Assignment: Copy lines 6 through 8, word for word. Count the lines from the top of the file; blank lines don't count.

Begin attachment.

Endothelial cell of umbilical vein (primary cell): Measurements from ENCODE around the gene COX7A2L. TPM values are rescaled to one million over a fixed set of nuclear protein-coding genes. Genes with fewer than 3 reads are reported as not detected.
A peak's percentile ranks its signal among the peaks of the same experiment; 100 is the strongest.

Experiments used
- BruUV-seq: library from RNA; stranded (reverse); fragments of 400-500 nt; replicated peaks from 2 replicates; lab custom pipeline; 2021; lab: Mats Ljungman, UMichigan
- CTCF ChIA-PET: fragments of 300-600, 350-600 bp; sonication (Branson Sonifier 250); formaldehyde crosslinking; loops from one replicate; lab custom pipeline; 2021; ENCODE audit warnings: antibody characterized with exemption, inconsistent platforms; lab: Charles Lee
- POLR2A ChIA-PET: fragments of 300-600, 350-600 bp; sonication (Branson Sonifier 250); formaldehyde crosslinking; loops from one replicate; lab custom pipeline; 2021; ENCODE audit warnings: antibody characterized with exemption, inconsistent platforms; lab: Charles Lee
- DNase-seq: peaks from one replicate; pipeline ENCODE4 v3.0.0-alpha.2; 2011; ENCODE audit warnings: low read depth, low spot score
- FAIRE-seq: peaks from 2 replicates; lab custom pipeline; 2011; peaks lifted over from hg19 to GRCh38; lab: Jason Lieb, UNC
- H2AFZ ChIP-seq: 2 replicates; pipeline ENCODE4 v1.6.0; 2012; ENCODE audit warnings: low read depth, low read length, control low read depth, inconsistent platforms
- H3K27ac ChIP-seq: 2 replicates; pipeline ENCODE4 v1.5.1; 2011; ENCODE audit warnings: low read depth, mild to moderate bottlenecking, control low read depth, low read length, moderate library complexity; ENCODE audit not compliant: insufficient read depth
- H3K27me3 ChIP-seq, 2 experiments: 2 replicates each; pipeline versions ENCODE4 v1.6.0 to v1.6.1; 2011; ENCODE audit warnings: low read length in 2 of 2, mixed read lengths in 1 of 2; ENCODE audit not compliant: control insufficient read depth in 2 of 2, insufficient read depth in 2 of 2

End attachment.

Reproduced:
- POLR2A ChIA-PET: fragments of 300-600, 350-600 bp; sonication (Branson Sonifier 250); formaldehyde crosslinking; loops from one replicate; lab custom pipeline; 2021; ENCODE audit warnings: antibody characterized with exemption, inconsistent platforms; lab: Charles Lee
- DNase-seq: peaks from one replicate; pipeline ENCODE4 v3.0.0-alpha.2; 2011; ENCODE audit warnings: low read depth, low spot score
- FAIRE-seq: peaks from 2 replicates; lab custom pipeline; 2011; peaks lifted over from hg19 to GRCh38; lab: Jason Lieb, UNC